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Mapping Greek Astoria

A few weeks ago this column suggested there was a need for a Greek-American Museum in Manhattan. This elicited a response from Mr. George L. Stamatiades, a founding member of the Athens Square Committee which created the only Hellenic themed public space in North America over thirty years ago. He made a strong and detailed case about the significance of the Greek-American presence of Astoria. I was grateful he took the time to write even though he quoted my words selectively at one point.

I spent my first two years in the United States in the mid-1980s living a block away from the Ditmars Boulevard subway stop in Astoria. Every time I return to New York I take the N train to Ditmars and embark on my own nostalgia tour of the neighborhood. I have been doing this every year, and sometimes twice a year and therefore I have become painfully aware of the changes Astoria has experienced, what some observers have described as its de-hellenization.

Back in the 1980s Astoria was more Greek than it is today. I was able to do all my errands and shopping speaking only in Greek. I gave my laundry to be done at a Greek-owned launderette on 23rd Avenue, the greengrocer on 31st street was Greek, and so was the newsagent, where I could pick up not only the Ethnikos Kirix and the Proini but also the day’s newspapers that had been flown in from Athens. There was even a Greek-speaking teller at the bank and the option of using Greek at the ATM. And what a joy it was to have a coffee and a tyropita at Lefkos Pyrgos’ older and bigger version when it was still on the corner of 31st street and 23rd Avenue.

The only exceptions to the Greek language monopoly of the day was when I was buying manicotti at Casinelli’s on 23rd Avenue (recently closed), fresh mozzarella at Rosario’s right under the subway station (thankfully still going strong) and groceries at Key Foods.

While the term ‘de-Hellenization’ is an exaggeration, the Greek-American presence has been receding even though it remains significant. But it is looking much less Greek-American to me now than it did in the 1980s. And I am aware that there was an even greater Greek-American presence in the 1970s which included a cinema and nightclubs. It is hard to predict how the future unfolds and what it holds for the Greek-American presence.

In any case, Mr. Stamatiades might be pleased to know I have thought hard about how the Greek-American Astoria of the 1970s and 1980s can be documented and preserved. I think it should entail a special type of museum that would record the residential and commercial presence of the Greek Americans in the area as well as the memories of the residents themselves. In other words a museum that aside from artifacts and photographs would display in map form Greek-American owned households, businesses and stores, association and club premises, churches, and schools.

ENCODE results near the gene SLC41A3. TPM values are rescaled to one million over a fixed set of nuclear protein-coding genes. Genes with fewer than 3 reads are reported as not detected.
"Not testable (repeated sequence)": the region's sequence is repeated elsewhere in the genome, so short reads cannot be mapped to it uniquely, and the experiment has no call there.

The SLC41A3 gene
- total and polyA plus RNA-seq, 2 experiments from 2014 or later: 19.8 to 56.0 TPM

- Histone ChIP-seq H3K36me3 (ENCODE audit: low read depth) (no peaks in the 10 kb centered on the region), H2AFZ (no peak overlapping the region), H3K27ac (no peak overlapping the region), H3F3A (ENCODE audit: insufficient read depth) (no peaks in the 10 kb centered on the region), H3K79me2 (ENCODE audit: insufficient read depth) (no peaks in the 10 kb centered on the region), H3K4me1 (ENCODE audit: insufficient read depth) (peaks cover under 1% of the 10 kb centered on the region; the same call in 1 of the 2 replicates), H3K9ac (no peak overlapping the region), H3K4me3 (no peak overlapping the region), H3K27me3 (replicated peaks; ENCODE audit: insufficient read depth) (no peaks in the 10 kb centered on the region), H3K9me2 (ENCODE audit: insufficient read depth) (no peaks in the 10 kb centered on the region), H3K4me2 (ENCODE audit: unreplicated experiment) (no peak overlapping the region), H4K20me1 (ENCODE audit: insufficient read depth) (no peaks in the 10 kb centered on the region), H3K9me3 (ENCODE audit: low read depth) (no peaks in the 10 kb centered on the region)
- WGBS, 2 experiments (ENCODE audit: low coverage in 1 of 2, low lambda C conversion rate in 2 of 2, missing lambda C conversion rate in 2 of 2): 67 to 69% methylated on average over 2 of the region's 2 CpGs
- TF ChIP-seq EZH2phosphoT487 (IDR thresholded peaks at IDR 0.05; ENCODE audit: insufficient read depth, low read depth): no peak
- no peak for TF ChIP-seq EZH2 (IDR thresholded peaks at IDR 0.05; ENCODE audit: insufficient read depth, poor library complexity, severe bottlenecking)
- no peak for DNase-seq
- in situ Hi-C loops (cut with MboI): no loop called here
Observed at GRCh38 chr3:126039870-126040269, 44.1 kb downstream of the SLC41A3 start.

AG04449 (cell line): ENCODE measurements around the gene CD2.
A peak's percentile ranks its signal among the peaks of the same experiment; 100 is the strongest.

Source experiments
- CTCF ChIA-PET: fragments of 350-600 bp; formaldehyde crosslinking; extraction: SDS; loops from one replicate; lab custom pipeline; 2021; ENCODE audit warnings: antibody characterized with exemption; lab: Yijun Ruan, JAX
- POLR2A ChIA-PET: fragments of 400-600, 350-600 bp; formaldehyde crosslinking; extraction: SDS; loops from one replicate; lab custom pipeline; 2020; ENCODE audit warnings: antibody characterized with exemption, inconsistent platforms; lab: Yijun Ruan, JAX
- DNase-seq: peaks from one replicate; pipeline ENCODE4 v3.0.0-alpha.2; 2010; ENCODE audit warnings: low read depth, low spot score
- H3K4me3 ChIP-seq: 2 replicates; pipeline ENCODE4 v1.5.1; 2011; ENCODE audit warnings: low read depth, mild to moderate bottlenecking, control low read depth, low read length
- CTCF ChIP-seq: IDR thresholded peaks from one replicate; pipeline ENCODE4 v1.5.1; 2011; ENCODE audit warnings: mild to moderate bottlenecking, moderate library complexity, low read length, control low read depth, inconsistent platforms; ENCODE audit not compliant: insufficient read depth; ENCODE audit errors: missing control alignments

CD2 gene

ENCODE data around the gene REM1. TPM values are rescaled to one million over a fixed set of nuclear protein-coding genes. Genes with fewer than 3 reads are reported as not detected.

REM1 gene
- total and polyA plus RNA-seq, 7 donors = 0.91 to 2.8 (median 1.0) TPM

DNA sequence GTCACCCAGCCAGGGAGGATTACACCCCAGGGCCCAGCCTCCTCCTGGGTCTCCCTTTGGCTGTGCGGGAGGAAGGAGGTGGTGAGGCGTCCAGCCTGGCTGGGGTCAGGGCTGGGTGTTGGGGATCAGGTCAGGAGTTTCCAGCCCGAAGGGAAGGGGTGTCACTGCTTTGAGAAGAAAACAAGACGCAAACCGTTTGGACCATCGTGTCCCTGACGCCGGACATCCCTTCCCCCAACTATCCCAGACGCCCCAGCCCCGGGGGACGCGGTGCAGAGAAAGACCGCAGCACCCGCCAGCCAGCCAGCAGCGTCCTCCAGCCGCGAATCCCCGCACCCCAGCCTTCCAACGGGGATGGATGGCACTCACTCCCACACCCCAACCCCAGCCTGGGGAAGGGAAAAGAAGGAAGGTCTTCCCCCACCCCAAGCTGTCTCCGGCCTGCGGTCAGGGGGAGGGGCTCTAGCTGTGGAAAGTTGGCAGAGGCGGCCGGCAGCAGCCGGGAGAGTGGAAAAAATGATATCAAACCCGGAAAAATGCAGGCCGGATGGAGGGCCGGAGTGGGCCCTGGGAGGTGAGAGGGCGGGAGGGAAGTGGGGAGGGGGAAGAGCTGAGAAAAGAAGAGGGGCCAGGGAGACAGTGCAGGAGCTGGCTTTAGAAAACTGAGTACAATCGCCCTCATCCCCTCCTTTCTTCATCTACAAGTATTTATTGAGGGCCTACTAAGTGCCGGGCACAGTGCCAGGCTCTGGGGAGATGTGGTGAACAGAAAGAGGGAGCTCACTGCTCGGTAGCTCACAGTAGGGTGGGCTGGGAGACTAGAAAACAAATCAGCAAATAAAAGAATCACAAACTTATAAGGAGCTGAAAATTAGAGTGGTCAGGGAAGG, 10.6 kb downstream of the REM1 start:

Such a project has been undertaken successfully for the Greek presence in Montreal. Entitled Immigrec, the project, funded by the Niarchos Foundation, has produced a digital interactive map that tracks the timeline of Greek settlement in Montreal neighborhoods between 1950 and 1975. This was compiled with the help of a directory that lists the total number of Greek households with a telephone landline in two Montreal neighborhoods as well as the evolution year after year. A similar version of such a project is underway in Athens, a city experiencing rapid transformation. Monumenta, an urban non-profit organization for the protection of the natural and architectural heritage of Greece and Cyprus, is compiling a register of the older buildings in Athens and Piraeus, and trying to locate persons who live or lived in them, so they can record their memories on tape. When I spoke to Irene Gratsia, an archaeologist who is Monumenta’s coordinator, we discussed the possibility of having Greek-Americans record their memories of the last house they lived in before emigrating.

In Monumenta’s case the research is conducted literally door to door. The Immigrec project made use of a telephone directory. I am sure there are ways to document Greek-American occupied buildings in Astoria. I still have in my possession a Nynex Yellow Pages directory of Astoria. By locating such address guides published over time one could not only pinpoint the Greek-American presence but also record its ebb and flow over time. What a wonderful tribute to the Astoria Greeks and America’s biggest Greektown would be the compilation of a map of the neighborhood’s streets with little blue circles indicating where they lived and worked. All it would need to be done is the work of several people who share Mr. Stamatiades’ deep passion and love for Astoria.

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This article is part of a continuing series dealing with reports of Greek POWs in Asia Minor in the Thessaloniki newspaper, Makedonia in July 1936.

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